"The traditional challenge is to stand in the middle, look up into the lights and spin around a few times," says Styles. "Then try to walk without falling down."
Where To Shop: Cherrywood Art Fair
Remember, the best holiday charms in Austin are the hyper-local ones. So skip the department store and instead head to the , a not-for-profit sale in East Austin that showcases local artists and live music to support Texas artisans and mentorship programs for young artists. (Meaning you can feel good about any dough you spend there.)
The fair has been an annual tradition for 15 years, and this year, it will take place from December 10 to December 11.
If you miss it, don't fret: There are plenty of other local shopping options in Austin. Styles recommends local boutiques.
"South Congress is one of Austin's most well-known streets, and captures the funky 'Keep Austin Weird' vibe better than any other place," she says. "Luckily it also houses some killer boutiques like and . Since you can buy almost anything online now, I love to shop for gifts at local boutiques that carry handmade items that are difficult to find anywhere else."
Other boutique hotspots: , , and .
Where To Take The Family: Ice Skating On The Plaza
In true quirky Austin style, the city has a seasonal and incredibly charming — perched on top of a Whole Foods Market.
"Ice skating on the roof of the flagship Whole Foods downtown is such a fun tradition," says Styles. "It's usually the only ice that our Austin kids will see all year, and they transform it into a winer wonderland complete with hot cocoa and marshmallows.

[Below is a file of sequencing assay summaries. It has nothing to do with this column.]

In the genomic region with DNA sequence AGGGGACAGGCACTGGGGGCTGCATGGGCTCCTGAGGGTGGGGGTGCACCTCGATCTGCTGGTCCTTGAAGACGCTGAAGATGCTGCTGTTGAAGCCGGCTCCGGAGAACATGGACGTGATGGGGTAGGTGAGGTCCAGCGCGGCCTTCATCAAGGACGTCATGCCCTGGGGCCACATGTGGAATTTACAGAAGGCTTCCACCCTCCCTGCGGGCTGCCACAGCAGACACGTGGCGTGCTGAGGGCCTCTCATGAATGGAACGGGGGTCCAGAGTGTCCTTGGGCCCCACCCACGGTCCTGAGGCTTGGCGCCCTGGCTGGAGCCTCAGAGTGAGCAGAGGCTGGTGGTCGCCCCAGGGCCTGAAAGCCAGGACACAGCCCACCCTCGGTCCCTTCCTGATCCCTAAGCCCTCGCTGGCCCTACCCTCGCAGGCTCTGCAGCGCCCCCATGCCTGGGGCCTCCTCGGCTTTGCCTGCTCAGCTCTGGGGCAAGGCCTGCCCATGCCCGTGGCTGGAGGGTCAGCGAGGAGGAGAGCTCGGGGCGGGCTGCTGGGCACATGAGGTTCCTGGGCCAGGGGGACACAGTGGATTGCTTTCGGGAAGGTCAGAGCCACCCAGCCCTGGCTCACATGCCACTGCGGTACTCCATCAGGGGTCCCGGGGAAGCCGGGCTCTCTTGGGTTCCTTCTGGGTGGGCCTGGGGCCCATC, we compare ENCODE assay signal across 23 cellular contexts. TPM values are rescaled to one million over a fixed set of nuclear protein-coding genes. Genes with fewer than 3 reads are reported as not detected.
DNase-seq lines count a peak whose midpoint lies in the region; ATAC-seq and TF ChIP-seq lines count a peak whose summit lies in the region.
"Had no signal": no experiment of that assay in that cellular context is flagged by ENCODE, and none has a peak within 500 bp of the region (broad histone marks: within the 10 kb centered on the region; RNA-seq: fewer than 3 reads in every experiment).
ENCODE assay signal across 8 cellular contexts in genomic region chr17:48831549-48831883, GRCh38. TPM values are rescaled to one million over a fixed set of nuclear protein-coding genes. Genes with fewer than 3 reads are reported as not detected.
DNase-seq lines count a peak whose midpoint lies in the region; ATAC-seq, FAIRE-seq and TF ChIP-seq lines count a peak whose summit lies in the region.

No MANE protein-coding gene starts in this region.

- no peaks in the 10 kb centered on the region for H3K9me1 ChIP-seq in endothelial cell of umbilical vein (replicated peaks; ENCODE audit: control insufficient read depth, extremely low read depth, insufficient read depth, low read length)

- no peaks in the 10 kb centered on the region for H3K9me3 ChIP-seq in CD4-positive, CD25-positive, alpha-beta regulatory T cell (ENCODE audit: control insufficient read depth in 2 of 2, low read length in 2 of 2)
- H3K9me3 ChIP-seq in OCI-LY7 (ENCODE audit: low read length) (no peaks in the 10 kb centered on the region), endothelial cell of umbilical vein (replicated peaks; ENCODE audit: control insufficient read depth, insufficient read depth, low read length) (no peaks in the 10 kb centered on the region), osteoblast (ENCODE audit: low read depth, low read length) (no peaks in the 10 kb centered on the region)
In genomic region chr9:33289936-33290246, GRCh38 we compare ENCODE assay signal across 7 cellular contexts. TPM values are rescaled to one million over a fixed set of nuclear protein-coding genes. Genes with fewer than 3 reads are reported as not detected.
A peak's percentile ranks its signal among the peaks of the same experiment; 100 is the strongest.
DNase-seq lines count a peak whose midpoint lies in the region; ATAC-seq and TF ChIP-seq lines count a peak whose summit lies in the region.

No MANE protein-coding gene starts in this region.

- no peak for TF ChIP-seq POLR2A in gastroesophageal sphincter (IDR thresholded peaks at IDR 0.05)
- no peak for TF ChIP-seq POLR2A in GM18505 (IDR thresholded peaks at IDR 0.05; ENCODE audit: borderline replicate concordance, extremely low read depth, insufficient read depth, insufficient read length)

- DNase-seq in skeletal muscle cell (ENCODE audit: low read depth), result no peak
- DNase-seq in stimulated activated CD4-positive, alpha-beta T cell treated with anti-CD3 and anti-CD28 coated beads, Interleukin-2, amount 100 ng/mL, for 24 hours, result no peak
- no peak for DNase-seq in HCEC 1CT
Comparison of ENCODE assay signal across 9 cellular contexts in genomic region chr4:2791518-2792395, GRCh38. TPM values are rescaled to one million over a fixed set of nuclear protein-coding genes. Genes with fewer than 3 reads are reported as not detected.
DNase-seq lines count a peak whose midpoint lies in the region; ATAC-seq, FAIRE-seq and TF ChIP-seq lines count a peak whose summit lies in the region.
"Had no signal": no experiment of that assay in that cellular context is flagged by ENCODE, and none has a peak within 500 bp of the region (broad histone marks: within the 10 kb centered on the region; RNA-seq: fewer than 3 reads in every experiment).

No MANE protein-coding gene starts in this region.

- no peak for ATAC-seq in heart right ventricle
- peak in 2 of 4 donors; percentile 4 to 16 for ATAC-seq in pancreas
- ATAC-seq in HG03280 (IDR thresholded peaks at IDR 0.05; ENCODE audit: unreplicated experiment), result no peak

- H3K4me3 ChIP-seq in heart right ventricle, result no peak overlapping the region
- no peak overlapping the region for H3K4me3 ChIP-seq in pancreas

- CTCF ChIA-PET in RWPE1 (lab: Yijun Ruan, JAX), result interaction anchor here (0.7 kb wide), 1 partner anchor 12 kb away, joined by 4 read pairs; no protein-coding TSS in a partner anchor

The rink is open daily November 29 to January 9, from 10 a.m. to 9 p.m., and tickets cost $10 each.
Where To See Christmas Lights: Trail Of Lights
It's exactly as the name describes — a wondrous, holiday-happy trail of lights. And one that you should absolutely not miss if you're in Austin, at that.
The event began in 1965 as a gift to the city, and has since grown to be a yearly ritual for families wanting to be dazzled by 2 million lights in 40 different displays. As the site says, it "receives national accolades while remaining a deeply cherished local tradition."
The Trail of Lights foundation raises funds throughout the year to keep the event an "authentically Austin community celebration." The seemingly endless displays of lights all lead up to the brightly-lit Zilker Tree.
"It's an incredible mile-long walk through dazzling light displays," says Styles. "You can't help but feel a major dose of holiday spirit walking through the festivities."
The event runs from December 10 to December 23.
Where To Find A Great Photo Op: Christmas Tree Farms
It may be Texas, but you won't find succulents or cacti en lieu of Christmas trees here. Austin has a bounty of Christmas tree options, including the very festive , where you can frolic among rows of trees in your (light) winter jacket — smiling for snapshots as you see fit.
"It's a quick drive outside of the city, and offers the quintessential 'Christmas in the Country' experience," says Styles. "Hop on a hayride, choose your tree in the field and use a saw to cut it down, or take home a beautiful evergreen wreath."
In other words: Say